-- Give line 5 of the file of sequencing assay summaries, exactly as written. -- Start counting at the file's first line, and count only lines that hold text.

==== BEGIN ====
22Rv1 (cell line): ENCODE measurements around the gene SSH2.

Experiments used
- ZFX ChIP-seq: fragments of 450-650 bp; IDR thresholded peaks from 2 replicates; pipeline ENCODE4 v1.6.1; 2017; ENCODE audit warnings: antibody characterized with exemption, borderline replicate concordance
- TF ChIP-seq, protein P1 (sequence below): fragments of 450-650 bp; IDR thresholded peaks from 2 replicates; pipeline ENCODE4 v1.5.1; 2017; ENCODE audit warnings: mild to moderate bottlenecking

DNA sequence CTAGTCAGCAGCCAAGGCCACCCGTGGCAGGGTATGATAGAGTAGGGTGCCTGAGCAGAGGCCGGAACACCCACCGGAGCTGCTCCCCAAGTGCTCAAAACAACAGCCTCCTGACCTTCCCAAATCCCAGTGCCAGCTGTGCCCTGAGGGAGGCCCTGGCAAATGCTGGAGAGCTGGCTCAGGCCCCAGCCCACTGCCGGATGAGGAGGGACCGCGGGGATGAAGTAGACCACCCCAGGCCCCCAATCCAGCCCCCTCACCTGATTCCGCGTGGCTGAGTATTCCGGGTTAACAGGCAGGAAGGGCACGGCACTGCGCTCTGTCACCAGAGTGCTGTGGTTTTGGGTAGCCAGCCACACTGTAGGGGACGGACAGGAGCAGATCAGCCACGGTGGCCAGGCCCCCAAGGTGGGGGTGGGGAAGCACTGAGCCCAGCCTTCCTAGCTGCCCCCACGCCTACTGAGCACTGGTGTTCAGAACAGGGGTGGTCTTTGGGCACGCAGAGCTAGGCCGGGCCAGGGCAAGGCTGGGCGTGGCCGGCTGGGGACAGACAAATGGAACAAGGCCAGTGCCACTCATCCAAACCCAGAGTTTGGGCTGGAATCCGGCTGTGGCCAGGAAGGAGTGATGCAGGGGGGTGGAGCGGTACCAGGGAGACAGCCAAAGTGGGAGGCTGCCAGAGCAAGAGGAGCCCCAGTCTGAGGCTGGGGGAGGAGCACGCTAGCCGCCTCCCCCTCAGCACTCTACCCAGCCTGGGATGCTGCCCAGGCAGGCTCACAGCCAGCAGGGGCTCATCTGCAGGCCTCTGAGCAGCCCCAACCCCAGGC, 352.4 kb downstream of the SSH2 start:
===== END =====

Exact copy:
DNA sequence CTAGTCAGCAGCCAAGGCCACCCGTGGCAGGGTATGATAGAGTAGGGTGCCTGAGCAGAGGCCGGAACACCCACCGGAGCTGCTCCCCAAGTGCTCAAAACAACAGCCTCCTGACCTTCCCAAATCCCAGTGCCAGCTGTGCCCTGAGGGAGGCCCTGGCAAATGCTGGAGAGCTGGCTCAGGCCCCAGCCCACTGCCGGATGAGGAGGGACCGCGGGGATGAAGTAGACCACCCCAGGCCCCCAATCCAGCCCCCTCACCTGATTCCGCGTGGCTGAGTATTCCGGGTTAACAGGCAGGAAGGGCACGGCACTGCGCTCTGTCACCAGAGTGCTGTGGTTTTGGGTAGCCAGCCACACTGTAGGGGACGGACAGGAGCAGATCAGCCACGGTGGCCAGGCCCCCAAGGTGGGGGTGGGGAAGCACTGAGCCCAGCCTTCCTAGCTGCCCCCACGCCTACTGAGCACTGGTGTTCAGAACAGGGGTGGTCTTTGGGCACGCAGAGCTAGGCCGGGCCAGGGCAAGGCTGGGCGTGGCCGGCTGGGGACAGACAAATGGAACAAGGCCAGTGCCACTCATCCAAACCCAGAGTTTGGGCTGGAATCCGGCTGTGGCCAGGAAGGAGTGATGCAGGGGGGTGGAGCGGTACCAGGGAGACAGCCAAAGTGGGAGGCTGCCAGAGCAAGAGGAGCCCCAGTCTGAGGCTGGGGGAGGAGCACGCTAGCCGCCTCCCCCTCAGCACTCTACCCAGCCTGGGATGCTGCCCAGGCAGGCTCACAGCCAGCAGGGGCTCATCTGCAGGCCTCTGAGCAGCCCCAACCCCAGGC, 352.4 kb downstream of the SSH2 start: